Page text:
Bilateral Economic Ties 


In October 2011, both chambers of Congress voted to approve legislation (H.R. 3080/P.L. 112-41) to implement the Korea-U.S. Free Trade Agreement (KORUS FTA), the United States’ secondlargest FTA after the North American Free Trade Agreement (NAFTA). In 2011, two-way trade between the two countries totaled over $95 billion, making South Korea the United States’ seventh-largest trading partner. In 2011, the United States was South Korea’s third-largest trading partner, second-largest export market, and the third-largest source of imports. It was among South Korea’s largest suppliers of foreign direct investment (FDI). To date, South Korea has not shown a desire to join the 11-nation Trans-Pacific Partnership (TPP) FTA talks, despite calls for it to do so from many U.S. analysts.


Date of Report: February 5, 2013
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Monday, February 11, 2013

Maritime Territorial Disputes in East Asia: Issues for Congress



Ben Dolven
Specialist in Asian Affairs

Shirley A. Kan
Specialist in Asian Security Affairs

Mark E. Manyin
Specialist in Asian Affairs


Tensions surrounding numerous maritime territorial disputes in East Asia have become a pressing challenge for U.S. foreign policymakers. Beginning around 2005-2006, long-disputed waters in the South China Sea and, more recently, the East China Sea have become the site of increasingly aggressive behavior from nations trying to strengthen claims to disputed areas or to explore and develop offshore energy and fishery resources. Rising tensions in these waters raise a number of important issues for the 113th Congress.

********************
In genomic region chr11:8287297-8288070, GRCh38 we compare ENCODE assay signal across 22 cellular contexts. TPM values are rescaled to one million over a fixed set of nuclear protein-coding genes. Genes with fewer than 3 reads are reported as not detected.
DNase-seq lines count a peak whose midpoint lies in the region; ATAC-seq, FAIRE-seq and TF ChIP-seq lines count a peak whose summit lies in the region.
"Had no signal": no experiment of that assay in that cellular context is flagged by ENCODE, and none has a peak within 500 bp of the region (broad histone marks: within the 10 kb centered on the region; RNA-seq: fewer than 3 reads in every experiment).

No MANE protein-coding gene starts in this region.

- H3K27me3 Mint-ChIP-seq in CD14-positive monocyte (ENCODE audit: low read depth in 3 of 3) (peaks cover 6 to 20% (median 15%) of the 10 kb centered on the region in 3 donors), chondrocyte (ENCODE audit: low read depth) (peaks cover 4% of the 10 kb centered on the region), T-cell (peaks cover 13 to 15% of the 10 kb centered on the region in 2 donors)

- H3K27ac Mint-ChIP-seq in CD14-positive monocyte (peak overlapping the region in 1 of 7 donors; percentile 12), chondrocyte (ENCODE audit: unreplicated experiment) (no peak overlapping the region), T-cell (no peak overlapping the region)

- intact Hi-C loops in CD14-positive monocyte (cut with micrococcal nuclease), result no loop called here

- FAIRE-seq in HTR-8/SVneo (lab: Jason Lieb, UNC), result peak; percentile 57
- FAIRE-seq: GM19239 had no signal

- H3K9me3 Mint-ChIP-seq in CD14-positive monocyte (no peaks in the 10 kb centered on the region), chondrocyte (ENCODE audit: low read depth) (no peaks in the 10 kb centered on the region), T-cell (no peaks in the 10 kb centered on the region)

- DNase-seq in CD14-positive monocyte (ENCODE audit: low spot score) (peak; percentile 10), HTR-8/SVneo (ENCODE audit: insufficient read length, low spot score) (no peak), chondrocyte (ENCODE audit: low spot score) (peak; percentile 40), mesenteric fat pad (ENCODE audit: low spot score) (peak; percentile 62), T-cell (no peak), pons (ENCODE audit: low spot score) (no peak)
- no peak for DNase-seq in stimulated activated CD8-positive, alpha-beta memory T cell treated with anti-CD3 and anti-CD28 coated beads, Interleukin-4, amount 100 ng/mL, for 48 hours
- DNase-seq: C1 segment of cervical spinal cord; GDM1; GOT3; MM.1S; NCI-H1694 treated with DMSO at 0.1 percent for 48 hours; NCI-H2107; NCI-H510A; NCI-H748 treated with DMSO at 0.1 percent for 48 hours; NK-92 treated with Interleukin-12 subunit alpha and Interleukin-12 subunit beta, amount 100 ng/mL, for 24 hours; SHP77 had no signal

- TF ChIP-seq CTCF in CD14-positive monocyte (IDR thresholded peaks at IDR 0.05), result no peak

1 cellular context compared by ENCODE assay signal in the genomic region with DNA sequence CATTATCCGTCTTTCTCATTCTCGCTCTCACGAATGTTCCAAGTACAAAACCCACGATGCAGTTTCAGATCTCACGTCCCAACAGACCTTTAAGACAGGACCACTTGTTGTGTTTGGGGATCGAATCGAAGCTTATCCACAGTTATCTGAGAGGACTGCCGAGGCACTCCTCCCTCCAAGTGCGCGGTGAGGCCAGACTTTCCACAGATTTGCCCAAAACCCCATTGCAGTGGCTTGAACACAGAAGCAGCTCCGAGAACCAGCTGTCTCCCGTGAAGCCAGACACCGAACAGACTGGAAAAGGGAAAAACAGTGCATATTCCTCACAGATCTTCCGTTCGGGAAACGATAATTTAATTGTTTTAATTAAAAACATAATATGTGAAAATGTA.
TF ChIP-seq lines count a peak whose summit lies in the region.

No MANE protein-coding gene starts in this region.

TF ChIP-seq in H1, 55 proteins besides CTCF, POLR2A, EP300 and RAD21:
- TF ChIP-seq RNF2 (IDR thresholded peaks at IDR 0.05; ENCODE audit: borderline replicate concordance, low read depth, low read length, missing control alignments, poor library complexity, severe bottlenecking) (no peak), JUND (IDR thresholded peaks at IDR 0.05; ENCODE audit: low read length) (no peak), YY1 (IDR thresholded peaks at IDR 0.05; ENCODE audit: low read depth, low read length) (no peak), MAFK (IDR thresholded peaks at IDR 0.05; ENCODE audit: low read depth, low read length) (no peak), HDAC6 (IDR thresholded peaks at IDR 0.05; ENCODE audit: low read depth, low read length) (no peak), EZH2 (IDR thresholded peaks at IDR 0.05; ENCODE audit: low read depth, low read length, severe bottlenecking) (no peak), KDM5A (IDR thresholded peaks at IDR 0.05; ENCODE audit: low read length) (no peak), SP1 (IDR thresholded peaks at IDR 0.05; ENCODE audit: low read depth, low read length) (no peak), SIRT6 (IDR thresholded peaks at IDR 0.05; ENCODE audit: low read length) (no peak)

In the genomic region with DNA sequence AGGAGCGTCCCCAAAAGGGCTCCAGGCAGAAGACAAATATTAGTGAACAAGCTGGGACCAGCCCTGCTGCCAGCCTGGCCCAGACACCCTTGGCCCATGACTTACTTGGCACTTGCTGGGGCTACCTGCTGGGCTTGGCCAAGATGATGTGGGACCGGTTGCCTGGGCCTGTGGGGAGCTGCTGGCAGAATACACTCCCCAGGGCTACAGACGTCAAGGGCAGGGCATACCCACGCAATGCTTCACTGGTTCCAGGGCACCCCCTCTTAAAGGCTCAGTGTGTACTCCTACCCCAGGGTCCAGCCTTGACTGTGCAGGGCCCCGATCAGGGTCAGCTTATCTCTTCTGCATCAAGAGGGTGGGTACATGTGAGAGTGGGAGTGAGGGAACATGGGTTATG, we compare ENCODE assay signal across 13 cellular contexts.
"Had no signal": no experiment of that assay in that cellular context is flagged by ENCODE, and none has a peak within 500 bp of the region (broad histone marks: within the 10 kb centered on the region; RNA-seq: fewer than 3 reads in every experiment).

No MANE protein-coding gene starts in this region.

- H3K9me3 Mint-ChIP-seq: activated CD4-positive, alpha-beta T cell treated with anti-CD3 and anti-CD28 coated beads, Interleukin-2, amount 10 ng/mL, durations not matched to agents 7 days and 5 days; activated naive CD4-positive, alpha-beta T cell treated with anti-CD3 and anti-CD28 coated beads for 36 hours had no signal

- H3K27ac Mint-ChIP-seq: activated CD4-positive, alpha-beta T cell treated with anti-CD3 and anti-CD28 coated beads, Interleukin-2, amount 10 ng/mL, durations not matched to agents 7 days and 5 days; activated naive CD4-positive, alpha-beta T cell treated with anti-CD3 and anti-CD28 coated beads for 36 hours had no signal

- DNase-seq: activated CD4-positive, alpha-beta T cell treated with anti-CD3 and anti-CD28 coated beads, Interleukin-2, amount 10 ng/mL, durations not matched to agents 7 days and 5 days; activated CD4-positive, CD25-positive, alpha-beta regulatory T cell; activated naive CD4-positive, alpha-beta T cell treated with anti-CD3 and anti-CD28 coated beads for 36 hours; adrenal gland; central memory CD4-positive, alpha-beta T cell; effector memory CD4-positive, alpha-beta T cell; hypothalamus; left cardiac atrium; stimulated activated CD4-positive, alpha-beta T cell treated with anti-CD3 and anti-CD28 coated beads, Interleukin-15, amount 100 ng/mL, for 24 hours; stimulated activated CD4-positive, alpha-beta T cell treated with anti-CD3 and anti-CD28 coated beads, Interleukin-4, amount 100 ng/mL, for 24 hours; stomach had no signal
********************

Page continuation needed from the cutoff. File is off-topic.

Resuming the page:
The tensions have been fed by a series of aggressive actions by maritime authorities, including harassing vessels, destroying equipment, and blockading islets and shoals. The increasing frequency of such events raises the possibility of miscalculations that could lead to overt conflict at sea. It also poses complex questions about security and U.S. diplomacy in the region, and represents one of the most complicated challenges for the Obama Administration’s strategy of “rebalancing” foreign policy priorities towards the Asia-Pacific.

The territorial disputes at the heart of these tensions are decades old, and incidents between the parties to the disputes have been ongoing for many years.


  • In the South China Sea, the People’s Republic of China (PRC) makes extensive claims, including marking on its maps an ambiguous “nine dash line” that covers most of the sea, including the Spratly and Paracel island groups. These claims overlap with those of four Southeast Asian nations—Brunei, Malaysia, the Philippines, and Vietnam, which themselves have claims that conflict with each other. Taiwan also makes extensive claims mirroring those of the PRC. 
  • In the East China Sea, China, Japan, and Taiwan each claim a Japan-administered island group that Japan calls the Senkakus, China the Diaoyu Islands, and Taiwan the Diaoyutai Islands.